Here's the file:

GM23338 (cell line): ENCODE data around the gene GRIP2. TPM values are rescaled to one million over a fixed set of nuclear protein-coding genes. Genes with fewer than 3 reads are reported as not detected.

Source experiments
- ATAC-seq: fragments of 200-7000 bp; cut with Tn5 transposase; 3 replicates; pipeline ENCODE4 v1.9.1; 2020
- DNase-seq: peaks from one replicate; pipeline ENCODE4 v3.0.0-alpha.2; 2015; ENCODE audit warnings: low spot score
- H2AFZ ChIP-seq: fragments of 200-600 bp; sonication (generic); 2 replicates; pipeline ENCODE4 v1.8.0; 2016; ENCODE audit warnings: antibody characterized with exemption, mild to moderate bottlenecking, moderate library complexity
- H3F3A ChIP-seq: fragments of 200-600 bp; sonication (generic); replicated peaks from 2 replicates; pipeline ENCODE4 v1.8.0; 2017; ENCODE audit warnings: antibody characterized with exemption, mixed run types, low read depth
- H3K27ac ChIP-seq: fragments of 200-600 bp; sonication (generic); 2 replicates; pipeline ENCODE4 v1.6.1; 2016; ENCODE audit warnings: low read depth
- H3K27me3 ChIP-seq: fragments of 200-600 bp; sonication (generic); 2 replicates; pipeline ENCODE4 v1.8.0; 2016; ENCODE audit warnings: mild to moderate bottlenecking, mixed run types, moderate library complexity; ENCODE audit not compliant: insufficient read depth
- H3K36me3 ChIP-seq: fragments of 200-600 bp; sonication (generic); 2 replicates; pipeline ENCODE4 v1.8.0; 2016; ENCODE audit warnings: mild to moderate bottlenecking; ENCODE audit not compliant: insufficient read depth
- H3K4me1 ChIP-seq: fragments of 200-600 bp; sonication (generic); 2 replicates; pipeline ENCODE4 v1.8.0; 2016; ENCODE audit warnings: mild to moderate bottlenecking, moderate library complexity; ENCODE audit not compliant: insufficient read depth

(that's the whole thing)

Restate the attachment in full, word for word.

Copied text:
GM23338 (cell line): ENCODE data around the gene GRIP2. TPM values are rescaled to one million over a fixed set of nuclear protein-coding genes. Genes with fewer than 3 reads are reported as not detected.

Source experiments
- ATAC-seq: fragments of 200-7000 bp; cut with Tn5 transposase; 3 replicates; pipeline ENCODE4 v1.9.1; 2020
- DNase-seq: peaks from one replicate; pipeline ENCODE4 v3.0.0-alpha.2; 2015; ENCODE audit warnings: low spot score
- H2AFZ ChIP-seq: fragments of 200-600 bp; sonication (generic); 2 replicates; pipeline ENCODE4 v1.8.0; 2016; ENCODE audit warnings: antibody characterized with exemption, mild to moderate bottlenecking, moderate library complexity
- H3F3A ChIP-seq: fragments of 200-600 bp; sonication (generic); replicated peaks from 2 replicates; pipeline ENCODE4 v1.8.0; 2017; ENCODE audit warnings: antibody characterized with exemption, mixed run types, low read depth
- H3K27ac ChIP-seq: fragments of 200-600 bp; sonication (generic); 2 replicates; pipeline ENCODE4 v1.6.1; 2016; ENCODE audit warnings: low read depth
- H3K27me3 ChIP-seq: fragments of 200-600 bp; sonication (generic); 2 replicates; pipeline ENCODE4 v1.8.0; 2016; ENCODE audit warnings: mild to moderate bottlenecking, mixed run types, moderate library complexity; ENCODE audit not compliant: insufficient read depth
- H3K36me3 ChIP-seq: fragments of 200-600 bp; sonication (generic); 2 replicates; pipeline ENCODE4 v1.8.0; 2016; ENCODE audit warnings: mild to moderate bottlenecking; ENCODE audit not compliant: insufficient read depth
- H3K4me1 ChIP-seq: fragments of 200-600 bp; sonication (generic); 2 replicates; pipeline ENCODE4 v1.8.0; 2016; ENCODE audit warnings: mild to moderate bottlenecking, moderate library complexity; ENCODE audit not compliant: insufficient read depth